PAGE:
L.A. teachers can’t win, and the Los Angeles Times isn’t doing them any favors.
For the first time in 30 years, teachers in Los Angeles are striking. Despite what you may be reading or hearing in the ever-weakening mainstream media, the strike is not about a money grab.
Teachers are just like the rest of us. Survey after survey reports that long before most people want more money, they want three things:
- They want their work to have meaning
- They want to know that their work is appreciated
- They want more time off
Number three is growing in importance with millennials, who understand something it took my generation too long to figure out.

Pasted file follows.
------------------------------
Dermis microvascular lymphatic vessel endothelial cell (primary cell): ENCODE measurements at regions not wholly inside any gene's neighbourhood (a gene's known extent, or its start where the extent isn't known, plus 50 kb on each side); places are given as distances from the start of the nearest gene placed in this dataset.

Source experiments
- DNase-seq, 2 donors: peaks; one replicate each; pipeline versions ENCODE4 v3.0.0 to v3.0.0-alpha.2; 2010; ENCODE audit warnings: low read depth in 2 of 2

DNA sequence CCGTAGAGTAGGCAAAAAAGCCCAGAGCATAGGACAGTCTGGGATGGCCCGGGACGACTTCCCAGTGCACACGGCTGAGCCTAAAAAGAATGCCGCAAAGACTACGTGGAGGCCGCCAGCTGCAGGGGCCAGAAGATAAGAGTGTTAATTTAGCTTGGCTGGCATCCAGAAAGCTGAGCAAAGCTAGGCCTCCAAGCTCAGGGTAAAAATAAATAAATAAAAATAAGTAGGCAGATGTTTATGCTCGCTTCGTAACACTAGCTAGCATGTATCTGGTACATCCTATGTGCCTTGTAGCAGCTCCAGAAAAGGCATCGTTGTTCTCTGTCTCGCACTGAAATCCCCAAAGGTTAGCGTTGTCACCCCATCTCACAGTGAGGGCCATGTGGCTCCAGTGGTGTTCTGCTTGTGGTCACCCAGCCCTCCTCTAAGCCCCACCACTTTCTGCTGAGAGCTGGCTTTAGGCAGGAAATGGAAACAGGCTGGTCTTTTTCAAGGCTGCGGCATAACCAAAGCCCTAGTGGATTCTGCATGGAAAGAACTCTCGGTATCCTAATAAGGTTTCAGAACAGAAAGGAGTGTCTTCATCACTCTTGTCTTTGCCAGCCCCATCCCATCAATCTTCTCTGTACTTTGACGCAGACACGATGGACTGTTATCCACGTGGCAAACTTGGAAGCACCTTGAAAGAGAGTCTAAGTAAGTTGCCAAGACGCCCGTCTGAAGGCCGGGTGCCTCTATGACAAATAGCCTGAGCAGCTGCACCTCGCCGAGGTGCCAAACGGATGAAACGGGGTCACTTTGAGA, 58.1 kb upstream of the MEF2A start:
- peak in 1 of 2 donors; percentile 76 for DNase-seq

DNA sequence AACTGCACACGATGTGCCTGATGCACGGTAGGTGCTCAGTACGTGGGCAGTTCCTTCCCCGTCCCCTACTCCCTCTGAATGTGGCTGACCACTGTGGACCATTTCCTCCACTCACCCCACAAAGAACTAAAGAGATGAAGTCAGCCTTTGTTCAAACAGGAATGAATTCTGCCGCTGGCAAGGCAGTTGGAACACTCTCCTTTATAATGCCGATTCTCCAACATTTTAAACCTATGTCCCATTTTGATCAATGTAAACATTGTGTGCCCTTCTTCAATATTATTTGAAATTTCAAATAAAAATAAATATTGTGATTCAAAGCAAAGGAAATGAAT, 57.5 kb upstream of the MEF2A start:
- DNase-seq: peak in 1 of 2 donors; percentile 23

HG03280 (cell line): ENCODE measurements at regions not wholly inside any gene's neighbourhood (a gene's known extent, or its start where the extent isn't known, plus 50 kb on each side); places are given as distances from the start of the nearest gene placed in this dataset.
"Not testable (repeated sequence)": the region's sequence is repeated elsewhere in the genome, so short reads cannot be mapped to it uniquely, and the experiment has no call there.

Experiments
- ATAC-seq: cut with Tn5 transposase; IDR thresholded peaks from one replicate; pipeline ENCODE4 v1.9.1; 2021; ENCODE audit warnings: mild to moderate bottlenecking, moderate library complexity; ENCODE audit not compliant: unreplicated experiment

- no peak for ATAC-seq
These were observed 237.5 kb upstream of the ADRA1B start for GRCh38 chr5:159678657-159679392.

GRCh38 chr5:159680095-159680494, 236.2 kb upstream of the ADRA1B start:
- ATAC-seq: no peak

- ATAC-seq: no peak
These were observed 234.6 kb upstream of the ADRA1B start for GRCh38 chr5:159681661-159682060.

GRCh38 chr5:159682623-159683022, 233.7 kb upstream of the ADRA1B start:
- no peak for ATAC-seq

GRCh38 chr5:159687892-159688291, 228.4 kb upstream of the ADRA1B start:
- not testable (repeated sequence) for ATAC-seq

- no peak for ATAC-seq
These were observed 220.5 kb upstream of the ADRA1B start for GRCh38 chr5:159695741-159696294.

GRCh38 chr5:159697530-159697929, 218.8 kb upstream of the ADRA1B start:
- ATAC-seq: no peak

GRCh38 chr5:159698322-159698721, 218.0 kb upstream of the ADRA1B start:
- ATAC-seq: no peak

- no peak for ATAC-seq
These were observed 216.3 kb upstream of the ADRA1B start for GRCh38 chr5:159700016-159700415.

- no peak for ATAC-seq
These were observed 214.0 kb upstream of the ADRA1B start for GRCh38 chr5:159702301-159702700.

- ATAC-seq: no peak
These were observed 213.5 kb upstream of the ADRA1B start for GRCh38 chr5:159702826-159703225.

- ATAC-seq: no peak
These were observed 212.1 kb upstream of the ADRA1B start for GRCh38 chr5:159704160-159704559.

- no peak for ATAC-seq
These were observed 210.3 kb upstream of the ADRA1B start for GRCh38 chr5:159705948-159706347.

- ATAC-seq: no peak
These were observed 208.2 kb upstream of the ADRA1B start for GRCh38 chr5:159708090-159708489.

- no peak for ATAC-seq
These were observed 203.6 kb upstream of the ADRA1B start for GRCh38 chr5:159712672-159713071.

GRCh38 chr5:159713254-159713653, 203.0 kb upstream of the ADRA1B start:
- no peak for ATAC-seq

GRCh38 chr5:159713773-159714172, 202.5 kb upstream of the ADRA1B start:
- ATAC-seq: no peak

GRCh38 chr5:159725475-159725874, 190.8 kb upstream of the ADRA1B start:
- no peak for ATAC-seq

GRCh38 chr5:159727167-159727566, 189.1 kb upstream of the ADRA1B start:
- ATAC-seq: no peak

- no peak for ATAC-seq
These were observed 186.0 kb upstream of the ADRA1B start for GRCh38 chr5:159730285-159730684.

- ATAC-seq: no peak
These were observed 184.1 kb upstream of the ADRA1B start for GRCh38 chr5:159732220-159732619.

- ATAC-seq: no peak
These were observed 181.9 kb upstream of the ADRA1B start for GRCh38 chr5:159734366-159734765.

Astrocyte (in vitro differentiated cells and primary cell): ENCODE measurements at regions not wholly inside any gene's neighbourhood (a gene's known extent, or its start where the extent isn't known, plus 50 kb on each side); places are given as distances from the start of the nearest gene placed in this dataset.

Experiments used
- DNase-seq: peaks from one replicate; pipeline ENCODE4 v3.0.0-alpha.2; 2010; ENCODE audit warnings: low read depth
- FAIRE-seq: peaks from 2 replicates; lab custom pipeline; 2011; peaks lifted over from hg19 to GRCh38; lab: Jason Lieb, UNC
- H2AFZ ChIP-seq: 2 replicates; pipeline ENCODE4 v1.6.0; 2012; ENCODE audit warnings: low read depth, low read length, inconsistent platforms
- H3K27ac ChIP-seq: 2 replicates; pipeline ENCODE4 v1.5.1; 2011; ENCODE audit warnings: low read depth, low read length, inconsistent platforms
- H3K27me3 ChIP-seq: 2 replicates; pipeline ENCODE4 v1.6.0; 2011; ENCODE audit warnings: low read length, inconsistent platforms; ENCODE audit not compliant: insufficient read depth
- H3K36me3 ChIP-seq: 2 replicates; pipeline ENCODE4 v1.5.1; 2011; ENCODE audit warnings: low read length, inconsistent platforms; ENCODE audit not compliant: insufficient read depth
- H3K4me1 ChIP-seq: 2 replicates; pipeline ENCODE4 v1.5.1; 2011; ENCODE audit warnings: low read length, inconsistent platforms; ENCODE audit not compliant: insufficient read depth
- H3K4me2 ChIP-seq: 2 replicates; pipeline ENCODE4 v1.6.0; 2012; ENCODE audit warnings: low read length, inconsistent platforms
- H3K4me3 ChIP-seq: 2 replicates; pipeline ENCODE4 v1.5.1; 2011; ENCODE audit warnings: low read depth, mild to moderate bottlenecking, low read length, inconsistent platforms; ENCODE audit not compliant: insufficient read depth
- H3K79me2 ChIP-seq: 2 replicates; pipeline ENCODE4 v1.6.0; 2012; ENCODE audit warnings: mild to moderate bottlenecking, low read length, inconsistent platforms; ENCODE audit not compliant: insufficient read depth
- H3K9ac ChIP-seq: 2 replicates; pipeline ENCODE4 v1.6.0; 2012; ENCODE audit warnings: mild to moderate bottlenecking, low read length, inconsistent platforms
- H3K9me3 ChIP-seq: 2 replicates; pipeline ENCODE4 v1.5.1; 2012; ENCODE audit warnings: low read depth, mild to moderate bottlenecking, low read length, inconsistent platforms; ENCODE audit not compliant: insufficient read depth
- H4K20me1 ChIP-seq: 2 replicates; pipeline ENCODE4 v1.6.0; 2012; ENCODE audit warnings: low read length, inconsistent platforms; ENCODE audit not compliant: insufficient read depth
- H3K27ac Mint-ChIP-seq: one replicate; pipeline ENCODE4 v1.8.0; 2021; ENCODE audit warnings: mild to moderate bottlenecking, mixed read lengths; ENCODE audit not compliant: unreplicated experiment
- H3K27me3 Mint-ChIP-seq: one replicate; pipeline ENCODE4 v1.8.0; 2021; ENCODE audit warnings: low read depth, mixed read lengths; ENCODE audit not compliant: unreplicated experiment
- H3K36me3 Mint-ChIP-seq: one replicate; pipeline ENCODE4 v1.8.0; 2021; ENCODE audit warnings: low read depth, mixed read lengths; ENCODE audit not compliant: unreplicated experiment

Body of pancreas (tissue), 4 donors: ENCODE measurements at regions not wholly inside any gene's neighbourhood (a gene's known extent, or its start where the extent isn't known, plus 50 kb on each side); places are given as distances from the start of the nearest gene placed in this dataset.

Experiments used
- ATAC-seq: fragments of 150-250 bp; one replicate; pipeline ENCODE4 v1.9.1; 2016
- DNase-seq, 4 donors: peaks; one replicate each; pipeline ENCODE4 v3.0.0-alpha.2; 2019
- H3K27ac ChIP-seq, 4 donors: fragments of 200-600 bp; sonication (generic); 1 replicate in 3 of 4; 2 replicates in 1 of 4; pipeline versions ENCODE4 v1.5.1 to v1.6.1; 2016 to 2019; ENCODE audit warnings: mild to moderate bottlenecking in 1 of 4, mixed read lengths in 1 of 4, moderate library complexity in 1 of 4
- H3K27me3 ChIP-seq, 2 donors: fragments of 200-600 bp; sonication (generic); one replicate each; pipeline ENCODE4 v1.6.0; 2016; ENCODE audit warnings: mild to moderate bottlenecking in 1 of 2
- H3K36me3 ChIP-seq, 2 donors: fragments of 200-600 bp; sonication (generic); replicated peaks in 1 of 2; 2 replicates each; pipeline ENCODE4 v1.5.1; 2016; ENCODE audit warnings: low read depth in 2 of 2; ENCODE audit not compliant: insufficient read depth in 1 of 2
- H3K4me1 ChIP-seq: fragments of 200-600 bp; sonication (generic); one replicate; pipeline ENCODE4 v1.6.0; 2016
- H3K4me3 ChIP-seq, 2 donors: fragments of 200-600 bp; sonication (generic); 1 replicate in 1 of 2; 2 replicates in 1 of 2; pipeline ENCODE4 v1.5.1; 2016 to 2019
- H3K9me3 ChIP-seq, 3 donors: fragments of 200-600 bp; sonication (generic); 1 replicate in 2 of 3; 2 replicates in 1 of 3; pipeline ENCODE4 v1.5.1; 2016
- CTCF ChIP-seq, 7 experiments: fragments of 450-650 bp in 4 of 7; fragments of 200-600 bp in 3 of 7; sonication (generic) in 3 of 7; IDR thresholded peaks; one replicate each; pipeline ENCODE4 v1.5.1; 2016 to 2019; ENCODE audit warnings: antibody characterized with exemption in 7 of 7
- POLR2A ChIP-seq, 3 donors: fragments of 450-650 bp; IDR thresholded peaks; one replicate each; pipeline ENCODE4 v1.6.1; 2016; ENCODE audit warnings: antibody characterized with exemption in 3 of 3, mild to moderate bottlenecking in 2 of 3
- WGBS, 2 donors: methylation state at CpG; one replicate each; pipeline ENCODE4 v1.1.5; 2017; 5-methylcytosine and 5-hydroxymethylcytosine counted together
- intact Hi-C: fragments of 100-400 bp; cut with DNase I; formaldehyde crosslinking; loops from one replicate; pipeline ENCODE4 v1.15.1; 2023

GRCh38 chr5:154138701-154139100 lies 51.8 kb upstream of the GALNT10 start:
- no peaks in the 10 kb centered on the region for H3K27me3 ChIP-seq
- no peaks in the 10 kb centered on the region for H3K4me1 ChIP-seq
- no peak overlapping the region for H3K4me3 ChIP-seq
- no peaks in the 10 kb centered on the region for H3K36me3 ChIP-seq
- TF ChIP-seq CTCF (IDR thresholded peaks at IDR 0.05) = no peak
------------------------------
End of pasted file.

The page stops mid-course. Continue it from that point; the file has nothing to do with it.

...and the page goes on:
But number two is the real reason they are striking in Los Angeles. The strike is not about a fatter salary, more pension contributions, smaller class sizes, less testing, etc. Oh, sure, teachers would love to have all that and more, but at the heart of their frustration is a lack of respect, not just by the LAUSD, but by all of us.
But to read the Times’ headline online, you’d think that teachers are evil and are striking to hurt students. The headline reads, ”
Teachers see what we see. They see a society that is supposed to place education at or near the top of the list of life’s priorities. They see ongoing attempts to get every kid to attend college, to the point where many believe that higher education should be free.
(NOTE: I do not believe every kid should go to college. Some just plain ol’ don’t want to go and our emphasis on this well-meaning but misguided effort is harming those who want to work with their hands, start an on-line business, etc. I believe it may even be driving higher drop out numbers.